2 large eggs
salt and pepper to taste


Preheat oven to 375 degrees Fahrenheit and line a baking sheet with parchment paper.

Place drained, riced cauliflower in large bowl. Add eggs, salt and pepper, and mix until fully incorporated.

The mixture is supposed to be little bit watery. Spread the mixture onto the lined baking sheet into 6 small fairly flat circles.

Cook in the oven for 10 minutes, flip them carefully, and place back in the oven for 5-7 additional minutes.

Once they’re done place them on a wire rack to cool slightly. You have to let them cool as this allows them to seize up a bit. If you do not have a wire rack, place a cool casserole dish that can withstand the high temperature upside down on a clean, cool spot and place the baking on top of it. You may want to give it an additional minute or three.

Heat a 12 inch nonstick pan over medium heat and place tortillas in. Do not overcrowd the pan. Do them in small batches. Brown the tortillas to your liking. I typically place mine in the pan for 2-3 minutes a side. This gives them a bit of a crunch and brings out a tiny amount of a nutty finish.

So, you have cauliflower tortillas, corn tortillas, flour tortillas, and I have seen cheese tortilla as well.

Now I will share a recipe for Fried Cod Tacos with you. These sound and look needlessly complicated, but they are not. They are truly protein, slaw, and pickled peppers. Take care when frying.

Fried Cod Tacos

Feeds 4-6


1 – 1.5 pounds fresh cod loins, cut into 1” pieces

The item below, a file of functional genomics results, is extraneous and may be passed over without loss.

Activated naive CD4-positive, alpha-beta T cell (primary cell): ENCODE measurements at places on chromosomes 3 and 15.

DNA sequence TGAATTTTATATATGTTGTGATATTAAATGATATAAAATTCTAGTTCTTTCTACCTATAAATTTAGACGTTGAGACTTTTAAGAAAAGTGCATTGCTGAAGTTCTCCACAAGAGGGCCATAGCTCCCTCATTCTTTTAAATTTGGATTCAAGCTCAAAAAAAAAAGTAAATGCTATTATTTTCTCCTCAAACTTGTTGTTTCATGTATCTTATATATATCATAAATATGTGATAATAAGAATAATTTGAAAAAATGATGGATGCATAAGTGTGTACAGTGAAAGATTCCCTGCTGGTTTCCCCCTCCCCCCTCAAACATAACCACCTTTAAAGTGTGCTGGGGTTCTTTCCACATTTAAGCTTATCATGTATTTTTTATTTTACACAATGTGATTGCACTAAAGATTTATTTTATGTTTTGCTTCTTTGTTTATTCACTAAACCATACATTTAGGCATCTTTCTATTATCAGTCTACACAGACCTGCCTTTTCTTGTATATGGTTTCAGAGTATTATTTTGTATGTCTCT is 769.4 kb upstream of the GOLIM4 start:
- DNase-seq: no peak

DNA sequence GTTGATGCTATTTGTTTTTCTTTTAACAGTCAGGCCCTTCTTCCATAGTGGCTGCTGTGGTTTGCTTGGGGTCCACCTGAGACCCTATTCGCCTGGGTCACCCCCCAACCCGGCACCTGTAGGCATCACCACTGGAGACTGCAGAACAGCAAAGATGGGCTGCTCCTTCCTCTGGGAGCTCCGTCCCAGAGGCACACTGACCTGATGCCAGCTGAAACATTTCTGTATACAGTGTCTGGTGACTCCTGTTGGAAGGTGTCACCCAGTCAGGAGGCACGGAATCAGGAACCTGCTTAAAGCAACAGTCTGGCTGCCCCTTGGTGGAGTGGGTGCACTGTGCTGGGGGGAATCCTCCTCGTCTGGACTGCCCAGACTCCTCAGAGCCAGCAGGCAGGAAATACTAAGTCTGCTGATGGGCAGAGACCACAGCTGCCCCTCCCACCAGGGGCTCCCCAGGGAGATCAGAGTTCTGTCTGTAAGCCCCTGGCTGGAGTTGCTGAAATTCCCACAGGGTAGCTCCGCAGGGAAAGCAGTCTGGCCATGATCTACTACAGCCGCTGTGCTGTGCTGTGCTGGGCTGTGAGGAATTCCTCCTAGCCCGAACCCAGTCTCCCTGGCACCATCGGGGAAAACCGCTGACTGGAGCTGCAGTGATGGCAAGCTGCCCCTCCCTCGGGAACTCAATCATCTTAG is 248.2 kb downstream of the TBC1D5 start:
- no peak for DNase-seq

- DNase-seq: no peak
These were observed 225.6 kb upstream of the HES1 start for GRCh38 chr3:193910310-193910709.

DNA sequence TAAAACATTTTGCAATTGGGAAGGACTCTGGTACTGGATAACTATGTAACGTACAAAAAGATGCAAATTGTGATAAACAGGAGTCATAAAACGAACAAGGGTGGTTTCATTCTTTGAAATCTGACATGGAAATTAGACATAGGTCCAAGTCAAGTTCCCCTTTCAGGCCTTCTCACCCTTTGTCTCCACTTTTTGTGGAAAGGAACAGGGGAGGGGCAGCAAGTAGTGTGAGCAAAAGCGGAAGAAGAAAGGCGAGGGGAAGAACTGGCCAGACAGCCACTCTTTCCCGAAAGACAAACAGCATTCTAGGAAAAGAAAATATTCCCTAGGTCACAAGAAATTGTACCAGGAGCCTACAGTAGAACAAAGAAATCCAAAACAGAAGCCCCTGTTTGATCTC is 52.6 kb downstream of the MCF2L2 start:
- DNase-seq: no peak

12 oz amber lager
1 cup AP flour
1 egg
1 teaspoon garlic powder
1 teaspoon paprika
2 teaspoon salt
2 teaspoon black pepper

¼ cup Mayonnaise
2 cups red cabbage, sliced thin
2 cups green cabbage, sliced thin
½ red onion, sliced thin
2 chipotle chilies in adobo
½ lime, juiced
1 teaspoon adobo sauce

Quick pickled jalapeños
4 Jalapenos, sliced thin
½ cup white vinegar
¼ cup rice wine vinegar
½ cup water
2 tablespoons granulated sugar
2 tablespoons Kosher salt

Corn tortillas
Oil for frying
In a medium saucepan combine vinegars and water over medium heat. Add salt and sugar and whisk until completely dissolved. Bring to a simmer and add jalapenos. Turn off heat and let cool. Put in a container with lid and refrigerate for at least 1 hour.

In a food processor, combine mayonnaise, pepper, adobo sauce, lime juice, and a pinch of salt. Pulse until smooth.

In a large bowl combine cabbages and onion. Toss with mayonnaise dressing. Allow to sit at least 30 minutes in the refrigerator.

In a separate medium to large mixing bowl, combine flour, salt, pepper, garlic powder, and paprika. Stir to combine. Whisk in egg and beer.

Heat 3 inches of oil in large pot to 350 degrees Fahrenheit, testing with an oil thermometer. Dredge pieces of fish in batter and fry in oil in batches. Drain on paper towels to remove excess grease. Fish should only take 5-7 minutes per piece.

To build tacos, warm tortillas in a skillet over medium heat for 1 minute per side and top with pieces of fried fish, slaw, and pickled jalapenos.


As always, if you have any questions, comments, or concerns, let me know. Enjoy.